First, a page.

Did any of those family battles end up with your mom or dad saying “Do it because I said so!”—after which you skulked away under threat of grounding and did the minimum possible to complete the task so you could go back outside to play?
Why did you resist your parent’s request? Didn’t the battle take longer than the actual task? Did you have better and more fun things to do? Did you just not like being told what to do? Maybe you didn’t know exactly how to do it? Or maybe it was a little of all of those things?
Fast forward to now. You find yourself engaged in the same battles with your own children and hear yourself saying the one thing you promised yourself that you would never say to your kids: “Do it because I said so!” Then you wonder why you did not keep your promise. Expecting some relief from that question, you go to work. At 9:00 a.m. your employee, Gilda, walks into your office and says she’s going to be late updating her accounts in the Customer Relationship Management (CRM) system. You aren’t surprised. She has yet to meet a CRM deadline.
In response, you reiterate the importance of keeping her account details current. She tells you she understands, but she has too many other things to do. You argue a bit—politely, of course—until, after a few rounds of back and forth, you throw up your hands and say, “Do it because I said so!” Gilda skulks out and inputs the data, but you can tell that she did not put much effort into it and the updates are not what you expect. Is this déjà vu? You wonder, was this a grownup version of the conversation you had with your kids earlier that morning—and the ones you experienced when you were a kid? Surely there is a better way.
Recent motivation research shows that a subtle shift in outlook on these less than desirable tasks can make all the difference in not only well-being, but also goal achievement. So how can you help Gilda feel less imposed upon but still complete the CRM task? As we teach leaders in our new program called Optimal Motivation™, the first step is to check out the employee’s basic psychological needs—Autonomy, Relatedness, and Competence—on the task. The more fully that the employee has these three needs met, the more likely she will be to complete the task, resent it less, and possibly even enjoy it while she does.
3 Steps to a Better Way
In your next meeting with Gilda, instead of getting upset, you decide to use three steps to helping her improve her motivational outlook.
- Empathize with her reality. Start by acknowledging that with her sparkly and people-oriented personality, this CRM task probably feels dreary compared to being out with clients. She agrees. You reiterate the importance of getting the data into the system quickly, and you point out that by doing so she will make herself more positively visible in the organization, and that will help get her contributions to the company recognized.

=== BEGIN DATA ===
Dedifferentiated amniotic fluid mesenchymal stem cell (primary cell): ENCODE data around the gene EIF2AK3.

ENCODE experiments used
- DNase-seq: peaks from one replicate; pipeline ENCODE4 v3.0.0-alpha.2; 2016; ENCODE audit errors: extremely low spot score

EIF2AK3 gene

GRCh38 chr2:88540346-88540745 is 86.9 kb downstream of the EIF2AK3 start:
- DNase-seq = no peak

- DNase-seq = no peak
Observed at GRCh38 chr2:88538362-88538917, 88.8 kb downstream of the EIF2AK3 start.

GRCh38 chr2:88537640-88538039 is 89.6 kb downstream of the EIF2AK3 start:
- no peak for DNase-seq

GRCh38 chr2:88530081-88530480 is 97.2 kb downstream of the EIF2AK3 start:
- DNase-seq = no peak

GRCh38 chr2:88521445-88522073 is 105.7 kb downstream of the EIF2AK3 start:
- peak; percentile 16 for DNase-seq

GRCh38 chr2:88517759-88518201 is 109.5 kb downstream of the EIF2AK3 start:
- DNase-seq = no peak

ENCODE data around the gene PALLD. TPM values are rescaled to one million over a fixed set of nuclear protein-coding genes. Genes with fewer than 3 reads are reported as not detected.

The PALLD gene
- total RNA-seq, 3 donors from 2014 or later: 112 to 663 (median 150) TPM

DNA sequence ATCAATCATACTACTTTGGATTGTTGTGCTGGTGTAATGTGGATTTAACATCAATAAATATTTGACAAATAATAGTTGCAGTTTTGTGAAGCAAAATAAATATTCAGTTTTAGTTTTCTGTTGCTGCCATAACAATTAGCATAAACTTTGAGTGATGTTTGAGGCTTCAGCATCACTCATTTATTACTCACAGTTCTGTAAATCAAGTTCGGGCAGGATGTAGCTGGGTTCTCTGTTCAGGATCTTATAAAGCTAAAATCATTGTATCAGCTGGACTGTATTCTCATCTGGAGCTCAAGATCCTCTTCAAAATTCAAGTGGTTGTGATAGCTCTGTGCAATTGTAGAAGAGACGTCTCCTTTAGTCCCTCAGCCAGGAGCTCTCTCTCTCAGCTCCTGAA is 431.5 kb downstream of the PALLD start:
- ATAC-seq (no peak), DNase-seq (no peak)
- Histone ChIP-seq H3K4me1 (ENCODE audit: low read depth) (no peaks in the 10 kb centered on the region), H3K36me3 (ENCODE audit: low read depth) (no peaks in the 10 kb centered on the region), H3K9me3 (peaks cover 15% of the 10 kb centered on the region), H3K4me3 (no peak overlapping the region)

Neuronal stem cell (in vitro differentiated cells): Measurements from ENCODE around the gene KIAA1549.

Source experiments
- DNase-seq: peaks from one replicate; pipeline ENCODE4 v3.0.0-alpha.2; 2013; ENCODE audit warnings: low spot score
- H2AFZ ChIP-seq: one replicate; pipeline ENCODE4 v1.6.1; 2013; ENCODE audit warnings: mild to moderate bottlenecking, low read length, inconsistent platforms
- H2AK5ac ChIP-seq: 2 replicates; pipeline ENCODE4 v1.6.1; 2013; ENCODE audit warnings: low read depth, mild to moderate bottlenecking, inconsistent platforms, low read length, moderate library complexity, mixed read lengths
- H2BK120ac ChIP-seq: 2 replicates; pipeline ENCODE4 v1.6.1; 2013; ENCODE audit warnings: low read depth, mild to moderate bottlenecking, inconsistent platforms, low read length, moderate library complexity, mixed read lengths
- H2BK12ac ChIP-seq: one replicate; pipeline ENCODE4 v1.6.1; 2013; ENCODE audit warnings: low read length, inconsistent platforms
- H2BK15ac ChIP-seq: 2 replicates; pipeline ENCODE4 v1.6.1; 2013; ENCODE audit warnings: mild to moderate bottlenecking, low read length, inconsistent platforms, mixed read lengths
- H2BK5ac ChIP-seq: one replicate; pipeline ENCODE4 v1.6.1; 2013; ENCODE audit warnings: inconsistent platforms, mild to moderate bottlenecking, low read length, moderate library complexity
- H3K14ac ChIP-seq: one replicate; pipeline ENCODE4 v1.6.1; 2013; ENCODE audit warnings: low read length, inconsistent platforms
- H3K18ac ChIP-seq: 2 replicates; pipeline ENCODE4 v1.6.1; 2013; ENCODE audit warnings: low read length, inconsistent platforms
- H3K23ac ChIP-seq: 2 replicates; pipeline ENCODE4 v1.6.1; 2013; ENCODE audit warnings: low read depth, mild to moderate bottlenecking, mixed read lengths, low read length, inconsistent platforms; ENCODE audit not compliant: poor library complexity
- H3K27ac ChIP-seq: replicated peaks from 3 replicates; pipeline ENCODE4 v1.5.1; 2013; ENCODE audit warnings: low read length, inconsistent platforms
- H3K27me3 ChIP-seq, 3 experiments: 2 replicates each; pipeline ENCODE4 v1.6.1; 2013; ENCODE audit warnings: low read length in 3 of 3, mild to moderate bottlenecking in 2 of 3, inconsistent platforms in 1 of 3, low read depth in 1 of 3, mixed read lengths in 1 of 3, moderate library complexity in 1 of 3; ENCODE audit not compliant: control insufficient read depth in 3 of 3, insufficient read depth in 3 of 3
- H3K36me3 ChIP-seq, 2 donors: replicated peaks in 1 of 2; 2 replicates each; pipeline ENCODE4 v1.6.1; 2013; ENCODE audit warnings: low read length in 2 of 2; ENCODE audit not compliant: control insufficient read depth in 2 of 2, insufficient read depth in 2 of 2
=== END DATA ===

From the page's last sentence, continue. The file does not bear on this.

- Ask for permission to proceed. Next, ask if it would be okay to examine her point of view about the process so that you might help her find a way to make it feel more rewarding. As she begins to open up, you talk about her love of being with clients. She talks about her desire to make an important contribution to the company and to help her clients succeed. She begins to really understand how the CRM might support those goals.
- Explore positive possibilities. Inquire about ways she might both update the CRM system regularly and accurately and also feel better about doing it. Explore whether she would like to shift her outlook from feeling imposed upon to being more aligned around the importance of her keeping her CRM details up to date. While it may not happen in the snap of your fingers, you are trying to help her decide to spend the necessary time—probably half an hour each morning—updating the system instead of waiting until the end of the month when it becomes overwhelming. By coaching her rather than driving her, you are both much more likely to feel positive and confident about her solution.
A True and Common Story
Gilda’s story is real. From that point on, her information was always up to date in the CRM. It is still not her favorite task, but she sees the value of it and that makes her outlook more positive. And as her boss, you feel better about saying, “Because I said so” less often.
Who knows? Maybe your success with Gilda—and your new awareness of the better way—will help you with your kids, too.
About the Author
Sarah Caverhill is Vice President–East Region of The Ken Blanchard Companies. Sarah holds a master of business administration degree and a bachelor’s degree in marketing. Sarah is also coauthor of the book, Your Leadership Legacy.